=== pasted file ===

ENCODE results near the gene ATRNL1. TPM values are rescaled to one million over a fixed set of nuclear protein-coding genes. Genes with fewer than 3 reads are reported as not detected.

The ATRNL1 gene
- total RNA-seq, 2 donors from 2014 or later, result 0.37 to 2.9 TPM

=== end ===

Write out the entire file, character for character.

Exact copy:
ENCODE results near the gene ATRNL1. TPM values are rescaled to one million over a fixed set of nuclear protein-coding genes. Genes with fewer than 3 reads are reported as not detected.

The ATRNL1 gene
- total RNA-seq, 2 donors from 2014 or later, result 0.37 to 2.9 TPM